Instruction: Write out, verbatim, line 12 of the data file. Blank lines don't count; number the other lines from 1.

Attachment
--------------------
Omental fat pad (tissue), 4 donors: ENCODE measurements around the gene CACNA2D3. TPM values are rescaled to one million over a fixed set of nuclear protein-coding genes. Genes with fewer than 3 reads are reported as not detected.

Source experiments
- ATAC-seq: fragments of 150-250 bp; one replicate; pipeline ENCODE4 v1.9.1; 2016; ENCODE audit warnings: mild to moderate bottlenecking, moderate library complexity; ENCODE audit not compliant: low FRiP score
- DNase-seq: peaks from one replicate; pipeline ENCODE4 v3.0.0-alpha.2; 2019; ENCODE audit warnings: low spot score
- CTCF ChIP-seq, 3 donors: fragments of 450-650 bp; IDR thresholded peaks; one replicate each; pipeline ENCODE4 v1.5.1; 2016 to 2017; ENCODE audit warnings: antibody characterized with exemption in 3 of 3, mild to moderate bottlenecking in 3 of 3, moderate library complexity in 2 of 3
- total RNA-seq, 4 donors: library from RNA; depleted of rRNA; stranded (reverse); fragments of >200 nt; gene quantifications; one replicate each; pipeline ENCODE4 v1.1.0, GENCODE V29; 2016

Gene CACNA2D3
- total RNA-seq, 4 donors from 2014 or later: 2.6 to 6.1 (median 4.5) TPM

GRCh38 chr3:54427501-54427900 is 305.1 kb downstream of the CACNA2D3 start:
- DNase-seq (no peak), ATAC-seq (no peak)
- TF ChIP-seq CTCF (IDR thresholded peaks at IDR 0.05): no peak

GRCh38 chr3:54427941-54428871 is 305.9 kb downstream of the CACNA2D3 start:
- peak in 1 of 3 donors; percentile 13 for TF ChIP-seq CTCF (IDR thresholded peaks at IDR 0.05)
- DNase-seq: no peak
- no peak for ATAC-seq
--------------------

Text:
GRCh38 chr3:54427941-54428871 is 305.9 kb downstream of the CACNA2D3 start: